This approach lays the table to revisit our terminology. Since Kant and Heidegger, it has become clear that a theo-ontology is unacceptable. Kant believed that the existence of God could be known without recourse to revelation, very much like the ontological arguments of Anselm (1033–1109) and Descartes (1596–1650). Faith is relegated to practical reason and excluded from pure reason. In his turn, Martin Heidegger (1889–1976) criticises the Western metaphysical tradition of being onto-theo-logic and subsequently fails to explain how God enters into philosophy.

This results now in the question if we should not replace the concept of eco-theology with the term theo-ecology? This would advance our dialogue with the sciences as the common denominator is now nature (creation) contemplated from an a priori: The question is not what the implication of ecology is for theology, but rather the inverse, what is the implication of the Named God for ecology?3.


I would like to extend my sincerest gratitude to all my co-researchers and contributors to this collection.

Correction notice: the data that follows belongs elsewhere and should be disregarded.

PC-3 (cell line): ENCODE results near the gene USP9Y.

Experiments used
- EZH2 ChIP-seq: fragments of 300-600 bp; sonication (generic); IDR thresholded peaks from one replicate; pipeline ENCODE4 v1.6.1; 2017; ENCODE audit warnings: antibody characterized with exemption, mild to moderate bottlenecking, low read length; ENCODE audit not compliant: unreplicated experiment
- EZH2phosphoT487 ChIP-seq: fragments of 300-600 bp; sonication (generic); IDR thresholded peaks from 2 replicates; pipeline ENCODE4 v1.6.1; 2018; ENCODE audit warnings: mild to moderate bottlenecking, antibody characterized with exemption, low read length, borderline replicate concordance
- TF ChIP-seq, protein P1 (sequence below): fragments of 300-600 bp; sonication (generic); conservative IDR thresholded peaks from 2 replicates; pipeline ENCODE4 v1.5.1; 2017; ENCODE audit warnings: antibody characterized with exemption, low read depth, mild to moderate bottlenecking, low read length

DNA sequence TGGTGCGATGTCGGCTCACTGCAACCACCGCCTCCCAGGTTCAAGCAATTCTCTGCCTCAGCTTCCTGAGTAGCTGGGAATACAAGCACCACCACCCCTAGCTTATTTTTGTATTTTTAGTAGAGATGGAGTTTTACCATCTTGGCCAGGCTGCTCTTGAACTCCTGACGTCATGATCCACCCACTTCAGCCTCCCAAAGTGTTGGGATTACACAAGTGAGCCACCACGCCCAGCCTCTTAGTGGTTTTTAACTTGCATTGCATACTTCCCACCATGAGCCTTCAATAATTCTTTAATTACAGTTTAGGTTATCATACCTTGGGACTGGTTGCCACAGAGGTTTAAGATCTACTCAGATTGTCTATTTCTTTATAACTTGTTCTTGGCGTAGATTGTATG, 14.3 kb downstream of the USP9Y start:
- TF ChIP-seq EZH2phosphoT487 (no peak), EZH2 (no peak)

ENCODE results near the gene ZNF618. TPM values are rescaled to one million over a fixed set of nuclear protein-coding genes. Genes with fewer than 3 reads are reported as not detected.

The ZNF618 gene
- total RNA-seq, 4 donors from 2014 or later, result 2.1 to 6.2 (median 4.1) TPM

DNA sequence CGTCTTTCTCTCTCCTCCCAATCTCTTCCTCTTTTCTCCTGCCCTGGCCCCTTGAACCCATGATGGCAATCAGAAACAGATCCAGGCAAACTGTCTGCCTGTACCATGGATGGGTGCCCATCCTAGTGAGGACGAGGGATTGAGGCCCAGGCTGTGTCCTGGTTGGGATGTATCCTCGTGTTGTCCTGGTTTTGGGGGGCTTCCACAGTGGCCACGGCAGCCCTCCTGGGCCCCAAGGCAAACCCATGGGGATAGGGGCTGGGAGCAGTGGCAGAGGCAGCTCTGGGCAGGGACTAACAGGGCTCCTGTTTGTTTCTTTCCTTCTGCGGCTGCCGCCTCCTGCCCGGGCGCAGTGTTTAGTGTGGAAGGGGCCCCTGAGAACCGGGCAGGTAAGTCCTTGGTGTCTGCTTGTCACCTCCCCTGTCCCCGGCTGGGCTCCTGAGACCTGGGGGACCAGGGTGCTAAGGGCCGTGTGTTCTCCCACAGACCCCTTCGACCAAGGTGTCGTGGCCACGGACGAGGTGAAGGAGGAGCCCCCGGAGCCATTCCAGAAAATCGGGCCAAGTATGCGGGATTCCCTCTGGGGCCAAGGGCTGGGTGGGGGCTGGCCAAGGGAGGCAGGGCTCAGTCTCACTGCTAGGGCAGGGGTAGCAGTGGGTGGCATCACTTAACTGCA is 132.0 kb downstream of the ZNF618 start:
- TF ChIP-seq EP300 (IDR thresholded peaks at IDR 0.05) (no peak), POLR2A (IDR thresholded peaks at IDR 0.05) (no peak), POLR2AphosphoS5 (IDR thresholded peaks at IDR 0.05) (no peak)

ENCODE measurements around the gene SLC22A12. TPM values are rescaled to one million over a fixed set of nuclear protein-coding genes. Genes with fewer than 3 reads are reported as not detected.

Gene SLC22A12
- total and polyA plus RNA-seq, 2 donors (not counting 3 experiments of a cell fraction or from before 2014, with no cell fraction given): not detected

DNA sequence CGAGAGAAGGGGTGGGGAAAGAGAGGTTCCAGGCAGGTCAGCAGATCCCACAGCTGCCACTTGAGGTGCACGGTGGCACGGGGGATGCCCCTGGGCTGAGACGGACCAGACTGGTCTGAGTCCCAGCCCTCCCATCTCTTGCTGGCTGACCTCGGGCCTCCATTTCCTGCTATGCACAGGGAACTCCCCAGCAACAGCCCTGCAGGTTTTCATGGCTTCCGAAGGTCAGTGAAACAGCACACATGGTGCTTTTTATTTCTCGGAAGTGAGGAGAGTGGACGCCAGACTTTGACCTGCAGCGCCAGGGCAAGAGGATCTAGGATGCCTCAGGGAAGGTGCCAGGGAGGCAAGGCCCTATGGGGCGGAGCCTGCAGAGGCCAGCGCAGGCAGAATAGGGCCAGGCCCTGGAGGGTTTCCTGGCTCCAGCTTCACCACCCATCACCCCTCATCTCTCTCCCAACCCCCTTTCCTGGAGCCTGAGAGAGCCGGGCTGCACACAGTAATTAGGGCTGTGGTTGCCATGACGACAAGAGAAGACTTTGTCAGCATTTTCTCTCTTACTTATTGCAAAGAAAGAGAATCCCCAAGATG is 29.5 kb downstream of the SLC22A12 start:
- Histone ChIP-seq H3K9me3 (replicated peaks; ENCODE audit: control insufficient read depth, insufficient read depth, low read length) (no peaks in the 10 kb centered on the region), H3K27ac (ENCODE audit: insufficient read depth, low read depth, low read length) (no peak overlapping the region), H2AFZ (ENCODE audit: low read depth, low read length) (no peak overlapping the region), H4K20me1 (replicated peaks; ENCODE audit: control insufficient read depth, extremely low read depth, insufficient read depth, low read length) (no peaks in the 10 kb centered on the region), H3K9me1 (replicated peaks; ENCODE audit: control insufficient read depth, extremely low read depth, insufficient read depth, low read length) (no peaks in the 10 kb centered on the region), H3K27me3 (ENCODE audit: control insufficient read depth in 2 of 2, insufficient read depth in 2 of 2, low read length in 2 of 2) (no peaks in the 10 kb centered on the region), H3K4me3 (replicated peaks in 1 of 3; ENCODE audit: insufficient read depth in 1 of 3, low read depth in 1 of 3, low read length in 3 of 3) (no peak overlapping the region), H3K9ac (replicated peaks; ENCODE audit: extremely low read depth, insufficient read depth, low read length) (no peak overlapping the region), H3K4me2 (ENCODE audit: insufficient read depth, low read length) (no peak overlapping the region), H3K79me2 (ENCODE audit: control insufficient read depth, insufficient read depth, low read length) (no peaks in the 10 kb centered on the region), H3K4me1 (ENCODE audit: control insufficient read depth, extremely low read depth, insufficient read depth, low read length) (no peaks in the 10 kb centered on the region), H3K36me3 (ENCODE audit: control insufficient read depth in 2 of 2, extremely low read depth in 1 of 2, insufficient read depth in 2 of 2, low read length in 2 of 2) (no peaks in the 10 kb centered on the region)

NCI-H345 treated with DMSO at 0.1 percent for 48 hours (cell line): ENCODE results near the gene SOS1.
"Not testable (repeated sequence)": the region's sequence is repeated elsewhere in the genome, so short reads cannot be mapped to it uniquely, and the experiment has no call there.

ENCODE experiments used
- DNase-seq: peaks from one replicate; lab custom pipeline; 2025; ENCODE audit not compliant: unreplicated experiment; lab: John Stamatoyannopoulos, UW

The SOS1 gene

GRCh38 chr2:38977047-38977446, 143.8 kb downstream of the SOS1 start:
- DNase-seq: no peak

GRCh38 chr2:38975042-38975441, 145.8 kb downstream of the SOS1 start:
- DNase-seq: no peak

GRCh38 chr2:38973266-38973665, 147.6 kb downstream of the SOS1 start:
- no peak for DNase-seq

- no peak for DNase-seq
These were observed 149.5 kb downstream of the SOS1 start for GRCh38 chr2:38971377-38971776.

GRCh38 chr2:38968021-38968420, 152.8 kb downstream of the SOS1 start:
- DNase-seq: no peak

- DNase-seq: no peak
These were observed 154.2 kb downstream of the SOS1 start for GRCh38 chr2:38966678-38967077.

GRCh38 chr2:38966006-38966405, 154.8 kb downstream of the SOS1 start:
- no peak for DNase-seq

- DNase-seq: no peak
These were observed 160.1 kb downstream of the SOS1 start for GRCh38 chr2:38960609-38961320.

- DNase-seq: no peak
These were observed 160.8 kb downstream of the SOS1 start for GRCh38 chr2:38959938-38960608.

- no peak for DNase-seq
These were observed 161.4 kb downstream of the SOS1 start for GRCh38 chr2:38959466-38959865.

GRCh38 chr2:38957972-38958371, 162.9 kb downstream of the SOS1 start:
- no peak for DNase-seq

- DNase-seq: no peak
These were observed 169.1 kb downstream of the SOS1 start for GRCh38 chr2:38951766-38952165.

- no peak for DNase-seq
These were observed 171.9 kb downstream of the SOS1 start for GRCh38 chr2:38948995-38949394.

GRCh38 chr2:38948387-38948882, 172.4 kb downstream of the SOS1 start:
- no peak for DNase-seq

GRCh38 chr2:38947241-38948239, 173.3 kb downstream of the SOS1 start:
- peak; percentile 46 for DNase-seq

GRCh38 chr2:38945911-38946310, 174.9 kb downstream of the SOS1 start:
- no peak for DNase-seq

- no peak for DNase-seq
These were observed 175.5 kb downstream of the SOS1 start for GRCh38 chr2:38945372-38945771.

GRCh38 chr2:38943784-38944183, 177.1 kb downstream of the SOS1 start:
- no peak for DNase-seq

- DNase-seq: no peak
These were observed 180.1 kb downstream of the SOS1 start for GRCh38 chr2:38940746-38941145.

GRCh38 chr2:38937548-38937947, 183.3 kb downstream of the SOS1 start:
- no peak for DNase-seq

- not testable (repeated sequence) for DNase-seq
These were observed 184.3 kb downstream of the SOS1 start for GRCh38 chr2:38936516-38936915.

Buitendag, J., 2014, ‘Between the Scylla and the Charybdis: Theological education in the 21st century in Africa’, HTS Teologiese Studies/Theological Studies 70(1), a2855. https://doi.org/10.4102/hts.v70i1.2855

Grenz, S.J., 2005, The named God and the question of being: A trinitarian theo-ontology, Westminster John Knox Press, Louisville, KY.

McGrath, A.E., 2019, The territories of human reason (Ian Ramsey Centre Studies in Science and Religion), Oxford University Press, Oxford.

Polkinghorne, J., 1998, Science & theology, Fortress Press, Minneapolis, MN.

Polkinghorne, J., 2000, Faith, science and understanding, Yale University Press, London.

Pope J.P. II, 1989, Encyclical letter: Fides et Ratio, viewed 14 August 2021, from https://www.vatican.va/content/john-paul-ii/en/encyclicals/documents/hf_jp-ii_enc_14091998_fides-et-ratio.pdf.

Von Humboldt, A., 1858, Cosmos – A sketch of the physical description of the universe, vol. 1, transl. E. C. Otto and eBook prepared by Amy Zelmer, Harper & Brothers, New York, NY.

Whitehead, A.N., [1925] 2021, Science a nd the modern world, Open Road Media, New York, NY.


1. An obituary could be found at https://www.churchtimes.co.uk/articles/2021/26-march/gazette/obituaries/obituary-the-revd-professor-john-polkinghorne [accessed on 26 Oct. 2021].

2. Please see: https://hts.org.za/index.php/hts/browseSearch/sections/view?sectionId=160 [accessed on 26 Oct. 2021] for the respective authors and their topics.

3. In this topic, I intend to explore in a forthcoming publication of Verbum et Ecclesia and perhaps next year in the final cycle of this collection, ‘Theology and Nature’.